The five people aboard a missing submersible died in a “catastrophic implosion,” a U.S. Coast Guard official said on Thursday, bringing a grim end to the international search for the vessel that was lost during a deep-sea voyage to the wreck of the Titanic.
“These men were true explorers who shared a distinct spirit of adventure, and a deep passion for exploring and protecting the world’s oceans,” OceanGate Expeditions, the U.S.-based company that operated the Titan submersible, said in a statement. “Our hearts are with these five souls and every member of their families during this tragic time.”
An unmanned robot deployed from a Canadian ship discovered the wreckage of the Titan on Thursday morning about 1,600 feet (488 meters) from the bow of the century-old wreck, 2-1/2 miles (4 km) below the surface in a remote area of the North Atlantic, U.S. Coast Guard Rear Admiral John Mauger said at a press conference.
“The debris field here is consistent with a catastrophic implosion of the vehicle,” Mauger said.
The five aboard included the British billionaire and explorer Hamish Harding, 58; Pakistani-born business magnate Shahzada Dawood, 48, and his 19-year-old son, Suleman, both British citizens; French oceanographer and Titanic expert Paul-Henri Nargeolet, 77, who had visited the wreck dozens of times; and Stockton Rush, the American founder and chief executive of OceanGate, who was piloting the submersible.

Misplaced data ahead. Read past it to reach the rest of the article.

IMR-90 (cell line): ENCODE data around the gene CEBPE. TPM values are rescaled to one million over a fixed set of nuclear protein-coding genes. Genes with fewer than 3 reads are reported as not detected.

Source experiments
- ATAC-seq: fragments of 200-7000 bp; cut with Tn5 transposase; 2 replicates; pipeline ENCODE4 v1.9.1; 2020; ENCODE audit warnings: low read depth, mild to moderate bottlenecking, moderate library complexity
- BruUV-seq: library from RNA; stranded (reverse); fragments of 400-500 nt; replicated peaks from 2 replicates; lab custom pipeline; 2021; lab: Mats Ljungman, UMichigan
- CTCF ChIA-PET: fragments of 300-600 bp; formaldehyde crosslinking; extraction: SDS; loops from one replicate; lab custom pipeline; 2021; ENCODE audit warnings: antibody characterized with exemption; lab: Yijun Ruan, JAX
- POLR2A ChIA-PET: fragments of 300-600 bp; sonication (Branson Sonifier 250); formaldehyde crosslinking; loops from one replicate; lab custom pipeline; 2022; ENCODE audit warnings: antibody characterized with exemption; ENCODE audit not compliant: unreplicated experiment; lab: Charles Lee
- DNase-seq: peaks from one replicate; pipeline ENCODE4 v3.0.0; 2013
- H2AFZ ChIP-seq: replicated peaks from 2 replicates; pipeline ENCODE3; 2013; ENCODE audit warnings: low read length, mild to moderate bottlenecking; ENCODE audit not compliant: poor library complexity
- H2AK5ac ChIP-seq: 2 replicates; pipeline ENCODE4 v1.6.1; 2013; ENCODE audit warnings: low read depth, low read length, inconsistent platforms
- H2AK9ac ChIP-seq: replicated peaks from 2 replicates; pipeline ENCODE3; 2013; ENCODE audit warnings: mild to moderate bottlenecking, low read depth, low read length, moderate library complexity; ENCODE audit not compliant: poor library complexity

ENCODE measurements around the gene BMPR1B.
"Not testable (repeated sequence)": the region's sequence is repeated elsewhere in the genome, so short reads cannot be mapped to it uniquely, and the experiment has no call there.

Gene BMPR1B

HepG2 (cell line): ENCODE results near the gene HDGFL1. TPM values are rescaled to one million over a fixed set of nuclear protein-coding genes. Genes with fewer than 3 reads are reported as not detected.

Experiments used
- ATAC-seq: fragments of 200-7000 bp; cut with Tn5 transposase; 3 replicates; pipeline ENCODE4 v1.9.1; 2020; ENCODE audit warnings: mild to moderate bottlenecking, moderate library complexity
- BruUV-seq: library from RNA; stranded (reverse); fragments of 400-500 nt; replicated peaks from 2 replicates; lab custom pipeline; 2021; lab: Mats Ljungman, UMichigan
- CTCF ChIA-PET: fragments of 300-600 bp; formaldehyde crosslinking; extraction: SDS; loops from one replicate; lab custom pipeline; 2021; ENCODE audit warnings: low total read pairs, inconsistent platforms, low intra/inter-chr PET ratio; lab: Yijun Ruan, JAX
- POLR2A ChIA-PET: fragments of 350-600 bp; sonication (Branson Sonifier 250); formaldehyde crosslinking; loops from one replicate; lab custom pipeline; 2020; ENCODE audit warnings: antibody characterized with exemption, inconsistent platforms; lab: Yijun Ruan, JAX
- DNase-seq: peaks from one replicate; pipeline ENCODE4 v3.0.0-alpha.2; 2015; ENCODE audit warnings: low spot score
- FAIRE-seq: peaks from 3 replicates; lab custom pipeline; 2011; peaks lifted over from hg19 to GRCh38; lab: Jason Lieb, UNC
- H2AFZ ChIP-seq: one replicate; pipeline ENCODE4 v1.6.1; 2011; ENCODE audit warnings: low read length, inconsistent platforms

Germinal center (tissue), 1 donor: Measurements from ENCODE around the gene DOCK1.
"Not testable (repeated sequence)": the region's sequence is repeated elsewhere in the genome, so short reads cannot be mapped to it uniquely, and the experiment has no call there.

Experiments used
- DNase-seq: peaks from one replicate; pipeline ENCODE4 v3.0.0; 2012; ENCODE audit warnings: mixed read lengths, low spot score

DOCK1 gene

Rescue teams from several countries had spent days searching thousands of square miles of open seas with planes and ships for any sign of the 22-foot (6.7-meter) Titan. The submersible lost contact with its support ship on Sunday morning about an hour and 45 minutes into what should have been a two-hour descent.
Mauger said it was too early to tell when the vessel’s failure occurred. The search operation had sonar buoys in the water for more than three days and had not detected any sort of loud explosive noise during the period, Mauger said.
The buoys had picked up some sounds on Tuesday and Wednesday that temporarily offered hope the people on board the Titan were alive and trying to communicate by banging on the hull.
But officials said analysis of the sound was inconclusive and that the noises might not have emanated from the Titan at all.
“There doesn’t appear to be any relation between the noises and the location of the debris field on the sea floor,” Mauger said on Thursday.
Robotic craft on the ocean floor will continue to gather evidence, Mauger said, but it is not clear whether recovering the bodies will be possible given the nature of the accident and the extreme conditions at those depths.
Five major pieces of the Titan have been found, including most of the pressure hull, officials said.